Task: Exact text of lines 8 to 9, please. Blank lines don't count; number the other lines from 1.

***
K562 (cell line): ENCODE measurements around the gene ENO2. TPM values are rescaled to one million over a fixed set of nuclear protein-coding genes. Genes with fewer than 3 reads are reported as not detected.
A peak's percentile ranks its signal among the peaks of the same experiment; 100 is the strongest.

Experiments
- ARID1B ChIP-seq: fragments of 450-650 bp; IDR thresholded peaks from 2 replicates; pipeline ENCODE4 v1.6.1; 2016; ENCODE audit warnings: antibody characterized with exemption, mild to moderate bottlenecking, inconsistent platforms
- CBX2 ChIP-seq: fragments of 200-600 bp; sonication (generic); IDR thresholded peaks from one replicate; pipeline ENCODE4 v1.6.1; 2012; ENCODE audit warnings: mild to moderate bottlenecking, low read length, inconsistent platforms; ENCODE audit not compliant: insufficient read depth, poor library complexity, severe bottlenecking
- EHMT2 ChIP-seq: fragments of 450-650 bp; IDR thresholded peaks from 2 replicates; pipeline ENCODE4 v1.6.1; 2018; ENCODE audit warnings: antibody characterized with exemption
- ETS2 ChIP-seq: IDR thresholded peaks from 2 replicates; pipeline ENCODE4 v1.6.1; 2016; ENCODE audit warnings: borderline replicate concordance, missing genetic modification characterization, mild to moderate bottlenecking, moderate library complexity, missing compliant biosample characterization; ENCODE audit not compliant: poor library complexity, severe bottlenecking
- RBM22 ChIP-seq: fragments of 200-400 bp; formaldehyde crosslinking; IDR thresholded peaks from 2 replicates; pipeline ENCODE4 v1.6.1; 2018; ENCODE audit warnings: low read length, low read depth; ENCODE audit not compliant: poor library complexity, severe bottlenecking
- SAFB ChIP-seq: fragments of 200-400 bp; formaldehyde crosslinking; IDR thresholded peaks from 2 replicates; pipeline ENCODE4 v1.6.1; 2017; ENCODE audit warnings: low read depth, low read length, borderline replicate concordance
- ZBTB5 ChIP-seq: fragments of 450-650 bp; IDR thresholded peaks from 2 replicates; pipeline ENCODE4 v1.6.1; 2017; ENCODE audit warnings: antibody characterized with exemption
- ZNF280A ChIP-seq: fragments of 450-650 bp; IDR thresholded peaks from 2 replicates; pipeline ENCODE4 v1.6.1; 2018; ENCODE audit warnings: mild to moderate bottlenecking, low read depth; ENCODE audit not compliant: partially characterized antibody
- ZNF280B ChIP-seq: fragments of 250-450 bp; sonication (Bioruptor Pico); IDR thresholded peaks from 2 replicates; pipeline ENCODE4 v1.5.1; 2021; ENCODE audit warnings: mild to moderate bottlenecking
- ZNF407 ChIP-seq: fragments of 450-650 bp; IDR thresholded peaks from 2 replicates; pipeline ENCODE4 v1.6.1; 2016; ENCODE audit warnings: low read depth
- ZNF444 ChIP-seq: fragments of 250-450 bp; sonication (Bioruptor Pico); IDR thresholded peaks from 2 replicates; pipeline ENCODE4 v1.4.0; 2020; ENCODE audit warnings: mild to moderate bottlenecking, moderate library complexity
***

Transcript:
- RBM22 ChIP-seq: fragments of 200-400 bp; formaldehyde crosslinking; IDR thresholded peaks from 2 replicates; pipeline ENCODE4 v1.6.1; 2018; ENCODE audit warnings: low read length, low read depth; ENCODE audit not compliant: poor library complexity, severe bottlenecking
- SAFB ChIP-seq: fragments of 200-400 bp; formaldehyde crosslinking; IDR thresholded peaks from 2 replicates; pipeline ENCODE4 v1.6.1; 2017; ENCODE audit warnings: low read depth, low read length, borderline replicate concordance